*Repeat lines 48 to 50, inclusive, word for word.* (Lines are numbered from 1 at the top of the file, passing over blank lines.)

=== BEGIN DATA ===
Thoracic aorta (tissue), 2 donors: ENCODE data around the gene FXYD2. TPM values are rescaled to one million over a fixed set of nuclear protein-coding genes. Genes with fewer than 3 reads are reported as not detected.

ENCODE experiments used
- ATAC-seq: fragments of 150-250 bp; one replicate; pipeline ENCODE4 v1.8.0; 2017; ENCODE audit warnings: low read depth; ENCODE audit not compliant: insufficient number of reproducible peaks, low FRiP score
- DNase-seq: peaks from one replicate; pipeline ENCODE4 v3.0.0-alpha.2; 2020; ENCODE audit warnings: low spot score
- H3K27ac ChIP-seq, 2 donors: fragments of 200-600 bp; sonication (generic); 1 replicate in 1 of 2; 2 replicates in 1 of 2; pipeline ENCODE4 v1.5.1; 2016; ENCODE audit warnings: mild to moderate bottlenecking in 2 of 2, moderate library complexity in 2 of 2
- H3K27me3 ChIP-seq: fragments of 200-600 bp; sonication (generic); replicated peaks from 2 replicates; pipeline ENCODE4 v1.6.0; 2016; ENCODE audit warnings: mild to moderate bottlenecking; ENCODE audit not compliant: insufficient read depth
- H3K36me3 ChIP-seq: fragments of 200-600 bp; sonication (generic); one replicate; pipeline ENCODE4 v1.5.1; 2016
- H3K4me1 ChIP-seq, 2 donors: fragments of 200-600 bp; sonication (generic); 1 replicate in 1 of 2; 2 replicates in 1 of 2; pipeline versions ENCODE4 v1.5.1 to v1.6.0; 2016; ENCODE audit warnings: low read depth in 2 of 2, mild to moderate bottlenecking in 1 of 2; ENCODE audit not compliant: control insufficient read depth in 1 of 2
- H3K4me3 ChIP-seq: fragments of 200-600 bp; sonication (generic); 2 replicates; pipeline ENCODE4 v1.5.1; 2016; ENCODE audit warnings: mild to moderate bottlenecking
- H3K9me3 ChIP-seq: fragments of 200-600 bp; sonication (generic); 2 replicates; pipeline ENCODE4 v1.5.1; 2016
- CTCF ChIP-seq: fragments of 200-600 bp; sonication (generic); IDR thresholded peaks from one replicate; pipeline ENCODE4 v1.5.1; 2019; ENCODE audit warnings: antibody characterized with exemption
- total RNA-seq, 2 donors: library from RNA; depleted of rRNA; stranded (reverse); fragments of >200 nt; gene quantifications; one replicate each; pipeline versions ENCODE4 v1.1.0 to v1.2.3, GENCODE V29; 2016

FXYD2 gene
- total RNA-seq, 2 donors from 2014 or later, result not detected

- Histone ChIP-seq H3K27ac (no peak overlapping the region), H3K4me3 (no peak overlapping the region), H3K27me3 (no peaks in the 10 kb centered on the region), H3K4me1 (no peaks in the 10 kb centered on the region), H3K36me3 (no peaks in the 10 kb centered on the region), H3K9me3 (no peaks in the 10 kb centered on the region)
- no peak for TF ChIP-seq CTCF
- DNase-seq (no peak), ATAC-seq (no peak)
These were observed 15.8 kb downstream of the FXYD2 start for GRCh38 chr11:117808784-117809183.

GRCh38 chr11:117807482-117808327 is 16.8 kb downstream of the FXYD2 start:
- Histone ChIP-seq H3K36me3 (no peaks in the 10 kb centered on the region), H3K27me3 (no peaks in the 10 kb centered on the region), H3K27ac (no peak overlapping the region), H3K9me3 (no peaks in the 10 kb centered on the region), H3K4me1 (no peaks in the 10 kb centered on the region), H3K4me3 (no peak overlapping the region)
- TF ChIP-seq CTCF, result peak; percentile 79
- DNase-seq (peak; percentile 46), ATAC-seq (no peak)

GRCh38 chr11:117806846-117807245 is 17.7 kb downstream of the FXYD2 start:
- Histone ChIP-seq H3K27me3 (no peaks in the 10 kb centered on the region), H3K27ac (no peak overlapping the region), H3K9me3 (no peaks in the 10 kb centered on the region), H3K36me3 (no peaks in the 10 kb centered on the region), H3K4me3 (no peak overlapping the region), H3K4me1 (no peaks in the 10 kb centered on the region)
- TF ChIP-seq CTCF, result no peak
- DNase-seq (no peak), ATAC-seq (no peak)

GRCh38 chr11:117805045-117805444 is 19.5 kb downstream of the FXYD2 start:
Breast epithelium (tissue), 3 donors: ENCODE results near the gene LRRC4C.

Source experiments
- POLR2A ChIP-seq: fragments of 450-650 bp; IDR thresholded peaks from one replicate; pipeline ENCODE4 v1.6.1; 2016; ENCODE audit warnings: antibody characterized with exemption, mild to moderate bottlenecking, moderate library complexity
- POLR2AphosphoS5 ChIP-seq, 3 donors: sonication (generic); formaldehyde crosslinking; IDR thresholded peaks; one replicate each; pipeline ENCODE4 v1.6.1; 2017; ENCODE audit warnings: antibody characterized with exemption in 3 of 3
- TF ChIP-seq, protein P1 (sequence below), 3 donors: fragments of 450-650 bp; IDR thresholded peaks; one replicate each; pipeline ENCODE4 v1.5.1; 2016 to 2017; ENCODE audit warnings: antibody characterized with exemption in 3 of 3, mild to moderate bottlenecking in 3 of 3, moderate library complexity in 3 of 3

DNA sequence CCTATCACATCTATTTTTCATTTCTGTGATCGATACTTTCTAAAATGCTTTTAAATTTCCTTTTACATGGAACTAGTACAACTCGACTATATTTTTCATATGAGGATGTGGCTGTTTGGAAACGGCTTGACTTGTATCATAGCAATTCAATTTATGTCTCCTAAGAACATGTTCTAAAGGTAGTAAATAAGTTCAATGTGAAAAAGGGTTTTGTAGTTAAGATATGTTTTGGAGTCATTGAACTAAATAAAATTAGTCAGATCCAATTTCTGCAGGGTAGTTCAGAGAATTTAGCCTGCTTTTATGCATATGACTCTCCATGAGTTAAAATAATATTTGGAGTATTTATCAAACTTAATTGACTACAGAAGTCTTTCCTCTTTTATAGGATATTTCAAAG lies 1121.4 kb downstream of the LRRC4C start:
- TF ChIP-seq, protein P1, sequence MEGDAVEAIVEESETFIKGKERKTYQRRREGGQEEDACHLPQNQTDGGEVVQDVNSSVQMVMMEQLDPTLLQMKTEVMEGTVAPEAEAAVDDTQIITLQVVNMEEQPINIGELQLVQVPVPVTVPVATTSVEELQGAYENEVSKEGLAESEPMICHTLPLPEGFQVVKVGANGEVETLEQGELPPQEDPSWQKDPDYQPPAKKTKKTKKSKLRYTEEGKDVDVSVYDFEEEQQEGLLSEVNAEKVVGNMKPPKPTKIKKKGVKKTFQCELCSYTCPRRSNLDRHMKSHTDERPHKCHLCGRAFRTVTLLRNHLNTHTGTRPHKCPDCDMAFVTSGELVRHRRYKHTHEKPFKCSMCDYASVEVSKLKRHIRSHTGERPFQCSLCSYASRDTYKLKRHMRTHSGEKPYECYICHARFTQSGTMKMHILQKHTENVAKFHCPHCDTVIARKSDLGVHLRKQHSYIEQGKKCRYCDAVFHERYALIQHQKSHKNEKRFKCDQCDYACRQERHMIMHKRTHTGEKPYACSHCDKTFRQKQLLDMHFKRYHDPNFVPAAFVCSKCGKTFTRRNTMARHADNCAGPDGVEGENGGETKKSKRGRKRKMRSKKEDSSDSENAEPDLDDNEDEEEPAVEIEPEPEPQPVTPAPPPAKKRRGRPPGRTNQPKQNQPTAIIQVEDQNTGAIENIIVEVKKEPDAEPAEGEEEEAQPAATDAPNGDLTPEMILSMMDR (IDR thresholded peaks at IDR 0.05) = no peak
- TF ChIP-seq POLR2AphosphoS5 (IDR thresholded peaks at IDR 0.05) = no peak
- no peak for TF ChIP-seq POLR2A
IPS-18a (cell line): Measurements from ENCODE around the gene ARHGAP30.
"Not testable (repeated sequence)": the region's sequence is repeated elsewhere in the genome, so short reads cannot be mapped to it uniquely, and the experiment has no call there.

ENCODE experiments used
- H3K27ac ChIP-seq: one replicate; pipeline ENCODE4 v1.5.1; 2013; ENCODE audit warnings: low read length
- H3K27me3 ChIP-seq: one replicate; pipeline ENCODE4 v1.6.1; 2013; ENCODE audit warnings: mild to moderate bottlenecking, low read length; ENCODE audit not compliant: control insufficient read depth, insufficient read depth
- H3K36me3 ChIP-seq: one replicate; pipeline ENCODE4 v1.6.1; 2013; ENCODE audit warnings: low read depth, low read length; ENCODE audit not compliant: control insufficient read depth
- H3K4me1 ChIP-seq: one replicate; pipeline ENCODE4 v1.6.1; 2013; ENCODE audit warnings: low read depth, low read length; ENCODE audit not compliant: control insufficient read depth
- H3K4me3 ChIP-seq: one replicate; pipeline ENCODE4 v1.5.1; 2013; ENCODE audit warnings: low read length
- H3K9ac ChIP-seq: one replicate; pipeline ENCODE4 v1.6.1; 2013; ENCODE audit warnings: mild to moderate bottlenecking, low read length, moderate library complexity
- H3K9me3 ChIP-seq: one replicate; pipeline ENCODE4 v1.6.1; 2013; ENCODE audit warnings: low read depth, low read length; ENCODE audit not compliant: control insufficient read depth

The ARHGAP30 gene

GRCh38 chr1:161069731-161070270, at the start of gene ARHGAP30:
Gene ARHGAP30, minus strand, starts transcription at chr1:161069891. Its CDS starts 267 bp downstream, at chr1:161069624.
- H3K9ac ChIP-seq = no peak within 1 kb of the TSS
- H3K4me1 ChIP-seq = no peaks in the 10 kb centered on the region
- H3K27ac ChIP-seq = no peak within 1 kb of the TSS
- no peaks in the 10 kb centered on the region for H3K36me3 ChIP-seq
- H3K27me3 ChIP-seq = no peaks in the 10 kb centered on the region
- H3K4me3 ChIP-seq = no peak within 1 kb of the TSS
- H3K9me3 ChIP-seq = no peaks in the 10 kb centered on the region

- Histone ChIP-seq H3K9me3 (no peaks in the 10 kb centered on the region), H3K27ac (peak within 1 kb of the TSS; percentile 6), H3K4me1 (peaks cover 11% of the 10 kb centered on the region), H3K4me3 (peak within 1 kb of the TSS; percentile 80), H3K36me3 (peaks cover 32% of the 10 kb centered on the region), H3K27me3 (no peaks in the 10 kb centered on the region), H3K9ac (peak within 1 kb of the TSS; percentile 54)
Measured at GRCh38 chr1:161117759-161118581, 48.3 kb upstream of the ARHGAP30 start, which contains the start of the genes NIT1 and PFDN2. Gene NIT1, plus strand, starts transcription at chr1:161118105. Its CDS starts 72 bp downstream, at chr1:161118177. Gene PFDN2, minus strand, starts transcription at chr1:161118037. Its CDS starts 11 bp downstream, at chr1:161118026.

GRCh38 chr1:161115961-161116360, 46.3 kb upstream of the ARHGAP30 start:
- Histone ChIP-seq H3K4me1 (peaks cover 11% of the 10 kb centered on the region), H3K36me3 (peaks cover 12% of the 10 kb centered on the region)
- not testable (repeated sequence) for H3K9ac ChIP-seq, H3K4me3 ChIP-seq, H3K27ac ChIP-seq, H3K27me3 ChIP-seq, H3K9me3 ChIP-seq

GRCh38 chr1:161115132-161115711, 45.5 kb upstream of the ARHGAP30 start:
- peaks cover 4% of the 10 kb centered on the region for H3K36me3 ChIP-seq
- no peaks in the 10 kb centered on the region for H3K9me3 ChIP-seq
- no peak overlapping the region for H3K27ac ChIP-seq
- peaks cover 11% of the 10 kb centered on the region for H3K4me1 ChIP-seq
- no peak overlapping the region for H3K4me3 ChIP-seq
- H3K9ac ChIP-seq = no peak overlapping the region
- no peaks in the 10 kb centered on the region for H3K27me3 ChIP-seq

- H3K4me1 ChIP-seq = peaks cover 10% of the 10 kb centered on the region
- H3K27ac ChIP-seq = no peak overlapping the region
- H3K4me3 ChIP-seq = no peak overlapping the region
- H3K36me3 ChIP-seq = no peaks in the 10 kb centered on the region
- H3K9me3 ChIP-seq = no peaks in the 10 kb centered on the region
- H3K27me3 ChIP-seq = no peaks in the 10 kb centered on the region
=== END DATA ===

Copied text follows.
GRCh38 chr1:161069731-161070270, at the start of gene ARHGAP30:
Gene ARHGAP30, minus strand, starts transcription at chr1:161069891. Its CDS starts 267 bp downstream, at chr1:161069624.
- H3K9ac ChIP-seq = no peak within 1 kb of the TSS